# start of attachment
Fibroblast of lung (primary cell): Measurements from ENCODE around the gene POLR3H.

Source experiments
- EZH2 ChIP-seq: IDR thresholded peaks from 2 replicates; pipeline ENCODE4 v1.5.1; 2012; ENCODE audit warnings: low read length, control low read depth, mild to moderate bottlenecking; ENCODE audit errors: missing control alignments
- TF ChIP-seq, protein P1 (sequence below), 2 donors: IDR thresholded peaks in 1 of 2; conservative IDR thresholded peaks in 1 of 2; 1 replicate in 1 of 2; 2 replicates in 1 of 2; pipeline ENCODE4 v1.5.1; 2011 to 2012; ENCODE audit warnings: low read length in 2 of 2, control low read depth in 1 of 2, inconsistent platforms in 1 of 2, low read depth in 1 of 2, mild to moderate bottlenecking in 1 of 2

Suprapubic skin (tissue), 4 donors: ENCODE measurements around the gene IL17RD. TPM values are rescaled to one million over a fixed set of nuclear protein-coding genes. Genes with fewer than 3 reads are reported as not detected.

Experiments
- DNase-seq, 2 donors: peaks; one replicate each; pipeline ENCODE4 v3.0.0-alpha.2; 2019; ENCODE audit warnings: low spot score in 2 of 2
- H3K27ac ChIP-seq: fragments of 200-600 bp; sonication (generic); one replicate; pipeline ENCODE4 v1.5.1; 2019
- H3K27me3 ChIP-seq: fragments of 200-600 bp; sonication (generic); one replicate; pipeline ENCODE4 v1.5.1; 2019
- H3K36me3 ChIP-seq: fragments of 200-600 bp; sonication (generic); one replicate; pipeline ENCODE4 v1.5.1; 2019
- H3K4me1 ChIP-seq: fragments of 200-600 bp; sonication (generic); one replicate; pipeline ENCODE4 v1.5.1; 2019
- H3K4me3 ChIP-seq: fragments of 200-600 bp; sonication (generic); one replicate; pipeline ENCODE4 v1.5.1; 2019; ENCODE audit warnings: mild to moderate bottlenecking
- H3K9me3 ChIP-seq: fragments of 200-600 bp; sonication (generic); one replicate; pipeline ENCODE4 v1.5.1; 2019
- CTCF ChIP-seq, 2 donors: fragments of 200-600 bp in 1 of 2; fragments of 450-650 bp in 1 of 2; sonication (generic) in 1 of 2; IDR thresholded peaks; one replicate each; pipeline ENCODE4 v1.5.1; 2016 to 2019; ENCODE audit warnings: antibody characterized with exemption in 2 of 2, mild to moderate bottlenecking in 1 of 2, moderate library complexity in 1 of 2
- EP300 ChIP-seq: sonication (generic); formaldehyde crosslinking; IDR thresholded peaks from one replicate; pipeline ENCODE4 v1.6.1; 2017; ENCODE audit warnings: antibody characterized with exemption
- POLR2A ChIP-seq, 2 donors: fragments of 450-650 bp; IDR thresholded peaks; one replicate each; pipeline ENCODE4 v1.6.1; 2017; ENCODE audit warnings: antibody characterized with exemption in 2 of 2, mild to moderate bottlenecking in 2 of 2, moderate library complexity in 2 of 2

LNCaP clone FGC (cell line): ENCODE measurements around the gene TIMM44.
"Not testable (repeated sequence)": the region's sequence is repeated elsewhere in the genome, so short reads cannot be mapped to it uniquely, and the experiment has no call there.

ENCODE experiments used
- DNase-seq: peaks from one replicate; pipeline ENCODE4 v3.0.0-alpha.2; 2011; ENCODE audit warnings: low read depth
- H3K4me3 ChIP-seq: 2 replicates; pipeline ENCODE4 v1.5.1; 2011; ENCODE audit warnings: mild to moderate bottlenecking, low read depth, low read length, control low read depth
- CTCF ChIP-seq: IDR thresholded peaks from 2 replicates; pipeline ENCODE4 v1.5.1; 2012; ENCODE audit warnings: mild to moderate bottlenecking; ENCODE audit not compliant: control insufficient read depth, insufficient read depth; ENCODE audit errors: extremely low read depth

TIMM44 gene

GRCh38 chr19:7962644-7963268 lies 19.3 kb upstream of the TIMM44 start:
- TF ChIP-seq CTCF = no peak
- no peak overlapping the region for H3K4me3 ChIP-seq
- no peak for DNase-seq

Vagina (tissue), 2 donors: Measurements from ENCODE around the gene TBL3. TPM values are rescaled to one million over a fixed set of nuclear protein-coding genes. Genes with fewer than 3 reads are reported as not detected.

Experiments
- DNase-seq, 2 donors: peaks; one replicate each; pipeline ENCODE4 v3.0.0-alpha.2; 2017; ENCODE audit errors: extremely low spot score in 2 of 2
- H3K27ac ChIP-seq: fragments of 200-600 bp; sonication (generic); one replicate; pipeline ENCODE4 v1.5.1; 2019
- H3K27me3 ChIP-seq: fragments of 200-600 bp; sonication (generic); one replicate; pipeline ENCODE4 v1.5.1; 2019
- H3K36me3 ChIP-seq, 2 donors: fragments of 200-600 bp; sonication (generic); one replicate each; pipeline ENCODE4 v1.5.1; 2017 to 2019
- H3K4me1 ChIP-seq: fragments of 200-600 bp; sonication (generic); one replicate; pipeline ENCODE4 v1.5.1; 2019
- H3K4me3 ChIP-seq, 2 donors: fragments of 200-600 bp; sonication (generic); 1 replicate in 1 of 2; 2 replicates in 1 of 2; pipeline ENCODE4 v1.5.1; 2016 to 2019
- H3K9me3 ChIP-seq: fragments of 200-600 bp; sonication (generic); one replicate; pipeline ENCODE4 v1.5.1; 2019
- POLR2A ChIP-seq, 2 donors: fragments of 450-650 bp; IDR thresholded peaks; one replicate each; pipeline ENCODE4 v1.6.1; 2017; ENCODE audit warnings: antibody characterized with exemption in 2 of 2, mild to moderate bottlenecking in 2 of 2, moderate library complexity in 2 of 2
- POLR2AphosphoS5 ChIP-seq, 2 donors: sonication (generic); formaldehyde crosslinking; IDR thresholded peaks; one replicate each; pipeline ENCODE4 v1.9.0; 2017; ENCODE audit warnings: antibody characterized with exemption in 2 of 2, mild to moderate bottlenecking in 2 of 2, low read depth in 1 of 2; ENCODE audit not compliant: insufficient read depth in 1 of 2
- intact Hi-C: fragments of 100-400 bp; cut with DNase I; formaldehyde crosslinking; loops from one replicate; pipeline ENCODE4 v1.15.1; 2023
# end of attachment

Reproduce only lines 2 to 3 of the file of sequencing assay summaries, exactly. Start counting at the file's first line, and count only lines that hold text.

Source experiments
- EZH2 ChIP-seq: IDR thresholded peaks from 2 replicates; pipeline ENCODE4 v1.5.1; 2012; ENCODE audit warnings: low read length, control low read depth, mild to moderate bottlenecking; ENCODE audit errors: missing control alignments